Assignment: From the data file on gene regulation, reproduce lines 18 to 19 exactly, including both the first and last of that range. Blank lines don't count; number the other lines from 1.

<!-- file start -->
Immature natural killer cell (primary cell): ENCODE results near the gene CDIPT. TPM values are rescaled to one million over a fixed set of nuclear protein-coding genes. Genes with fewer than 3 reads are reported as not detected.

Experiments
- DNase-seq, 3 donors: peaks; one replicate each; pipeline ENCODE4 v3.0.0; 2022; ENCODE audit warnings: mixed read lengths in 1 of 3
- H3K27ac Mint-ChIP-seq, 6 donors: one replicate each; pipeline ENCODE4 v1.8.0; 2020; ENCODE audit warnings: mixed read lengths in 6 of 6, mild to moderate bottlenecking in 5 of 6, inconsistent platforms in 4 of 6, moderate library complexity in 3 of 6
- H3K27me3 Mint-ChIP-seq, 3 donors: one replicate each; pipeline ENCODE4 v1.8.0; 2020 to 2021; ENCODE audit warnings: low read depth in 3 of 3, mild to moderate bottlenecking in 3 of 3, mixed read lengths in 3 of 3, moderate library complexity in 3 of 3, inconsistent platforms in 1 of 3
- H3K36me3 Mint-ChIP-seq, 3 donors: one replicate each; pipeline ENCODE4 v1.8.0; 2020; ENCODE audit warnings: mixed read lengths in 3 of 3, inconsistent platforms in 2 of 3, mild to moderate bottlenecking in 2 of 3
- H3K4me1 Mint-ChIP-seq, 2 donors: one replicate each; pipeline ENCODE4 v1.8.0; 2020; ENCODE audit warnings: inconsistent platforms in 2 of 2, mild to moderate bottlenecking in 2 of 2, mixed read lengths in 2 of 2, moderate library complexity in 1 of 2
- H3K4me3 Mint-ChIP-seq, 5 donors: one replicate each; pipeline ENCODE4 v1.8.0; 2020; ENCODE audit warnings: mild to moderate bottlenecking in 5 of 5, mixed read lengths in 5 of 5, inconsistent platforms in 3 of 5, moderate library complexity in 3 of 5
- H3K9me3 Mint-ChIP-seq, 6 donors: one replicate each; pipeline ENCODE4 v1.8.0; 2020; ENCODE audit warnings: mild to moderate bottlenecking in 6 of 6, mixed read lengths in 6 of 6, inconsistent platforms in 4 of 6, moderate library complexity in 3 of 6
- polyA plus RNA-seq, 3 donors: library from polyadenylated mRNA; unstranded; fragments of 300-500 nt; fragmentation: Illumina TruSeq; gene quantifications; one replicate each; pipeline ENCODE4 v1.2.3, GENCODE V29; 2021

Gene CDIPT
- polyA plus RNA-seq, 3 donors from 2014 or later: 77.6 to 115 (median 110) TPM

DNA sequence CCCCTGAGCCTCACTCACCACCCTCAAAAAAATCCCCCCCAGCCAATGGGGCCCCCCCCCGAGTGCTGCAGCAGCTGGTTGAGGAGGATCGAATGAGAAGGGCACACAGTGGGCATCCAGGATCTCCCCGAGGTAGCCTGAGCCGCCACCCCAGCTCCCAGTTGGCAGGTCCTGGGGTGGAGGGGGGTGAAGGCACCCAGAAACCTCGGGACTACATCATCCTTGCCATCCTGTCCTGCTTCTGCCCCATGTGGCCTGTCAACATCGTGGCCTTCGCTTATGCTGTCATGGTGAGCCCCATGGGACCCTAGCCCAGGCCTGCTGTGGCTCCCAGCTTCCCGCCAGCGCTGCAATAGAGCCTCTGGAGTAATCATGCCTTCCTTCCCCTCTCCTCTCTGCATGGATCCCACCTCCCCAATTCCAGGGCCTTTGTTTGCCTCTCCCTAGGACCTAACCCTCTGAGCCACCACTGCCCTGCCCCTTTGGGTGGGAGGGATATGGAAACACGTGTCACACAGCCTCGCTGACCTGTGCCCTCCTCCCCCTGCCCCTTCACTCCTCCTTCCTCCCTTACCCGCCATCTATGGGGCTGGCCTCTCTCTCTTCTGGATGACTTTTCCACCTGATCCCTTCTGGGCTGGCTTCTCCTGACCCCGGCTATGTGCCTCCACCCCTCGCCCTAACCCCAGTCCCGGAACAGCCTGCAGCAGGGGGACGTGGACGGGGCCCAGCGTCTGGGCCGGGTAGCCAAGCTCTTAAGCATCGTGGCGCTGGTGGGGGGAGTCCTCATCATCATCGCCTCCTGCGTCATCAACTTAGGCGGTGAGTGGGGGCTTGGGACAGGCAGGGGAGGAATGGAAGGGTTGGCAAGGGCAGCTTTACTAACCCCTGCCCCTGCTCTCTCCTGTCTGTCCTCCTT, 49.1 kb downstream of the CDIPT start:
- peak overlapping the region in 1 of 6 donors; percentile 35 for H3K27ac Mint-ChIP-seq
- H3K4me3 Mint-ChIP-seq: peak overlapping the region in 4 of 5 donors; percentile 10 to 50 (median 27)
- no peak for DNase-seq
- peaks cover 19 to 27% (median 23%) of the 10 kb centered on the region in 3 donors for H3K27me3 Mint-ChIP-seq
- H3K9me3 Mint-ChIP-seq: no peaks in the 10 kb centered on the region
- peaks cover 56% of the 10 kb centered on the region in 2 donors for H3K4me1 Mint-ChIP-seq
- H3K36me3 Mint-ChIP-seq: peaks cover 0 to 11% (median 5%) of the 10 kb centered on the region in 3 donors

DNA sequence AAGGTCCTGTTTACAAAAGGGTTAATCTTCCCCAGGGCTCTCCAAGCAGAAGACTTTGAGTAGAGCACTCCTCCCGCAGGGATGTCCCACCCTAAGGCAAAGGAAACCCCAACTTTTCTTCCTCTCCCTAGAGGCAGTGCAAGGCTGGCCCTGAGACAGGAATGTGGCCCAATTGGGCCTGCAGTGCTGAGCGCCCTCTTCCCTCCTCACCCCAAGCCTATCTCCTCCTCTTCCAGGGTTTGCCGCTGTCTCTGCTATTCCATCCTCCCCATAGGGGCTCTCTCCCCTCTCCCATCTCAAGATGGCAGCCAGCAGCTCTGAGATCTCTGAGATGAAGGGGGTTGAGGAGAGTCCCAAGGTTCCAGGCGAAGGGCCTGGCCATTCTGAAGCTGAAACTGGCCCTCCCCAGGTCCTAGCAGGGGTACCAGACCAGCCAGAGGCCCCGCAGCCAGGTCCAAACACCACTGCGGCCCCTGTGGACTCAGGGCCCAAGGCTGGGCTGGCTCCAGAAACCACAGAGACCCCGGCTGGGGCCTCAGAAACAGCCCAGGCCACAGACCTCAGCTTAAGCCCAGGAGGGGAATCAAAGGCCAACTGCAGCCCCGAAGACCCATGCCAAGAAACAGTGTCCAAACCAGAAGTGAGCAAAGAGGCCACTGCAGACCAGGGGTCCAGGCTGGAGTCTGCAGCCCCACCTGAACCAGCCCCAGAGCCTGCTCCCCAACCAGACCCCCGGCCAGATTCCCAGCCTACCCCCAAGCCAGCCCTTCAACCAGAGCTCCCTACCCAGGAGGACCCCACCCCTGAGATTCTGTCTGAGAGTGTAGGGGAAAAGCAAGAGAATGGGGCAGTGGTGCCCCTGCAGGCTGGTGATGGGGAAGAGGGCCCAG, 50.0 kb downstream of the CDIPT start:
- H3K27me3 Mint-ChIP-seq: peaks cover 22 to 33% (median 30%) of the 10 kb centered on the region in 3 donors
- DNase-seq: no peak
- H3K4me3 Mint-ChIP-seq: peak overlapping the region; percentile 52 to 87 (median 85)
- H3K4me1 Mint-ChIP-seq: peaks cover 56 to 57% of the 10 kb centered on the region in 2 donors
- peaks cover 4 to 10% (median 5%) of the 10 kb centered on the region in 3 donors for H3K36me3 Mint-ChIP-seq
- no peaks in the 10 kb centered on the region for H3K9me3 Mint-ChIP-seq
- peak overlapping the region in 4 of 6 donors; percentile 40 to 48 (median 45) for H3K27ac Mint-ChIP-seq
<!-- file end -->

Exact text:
- H3K9me3 Mint-ChIP-seq: no peaks in the 10 kb centered on the region
- peaks cover 56% of the 10 kb centered on the region in 2 donors for H3K4me1 Mint-ChIP-seq